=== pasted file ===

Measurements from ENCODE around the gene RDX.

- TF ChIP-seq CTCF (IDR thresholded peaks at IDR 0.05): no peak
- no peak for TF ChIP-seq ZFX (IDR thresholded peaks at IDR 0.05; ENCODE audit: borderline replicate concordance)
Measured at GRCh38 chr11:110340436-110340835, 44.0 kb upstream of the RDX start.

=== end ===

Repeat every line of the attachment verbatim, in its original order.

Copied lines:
Measurements from ENCODE around the gene RDX.

- TF ChIP-seq CTCF (IDR thresholded peaks at IDR 0.05): no peak
- no peak for TF ChIP-seq ZFX (IDR thresholded peaks at IDR 0.05; ENCODE audit: borderline replicate concordance)
Measured at GRCh38 chr11:110340436-110340835, 44.0 kb upstream of the RDX start.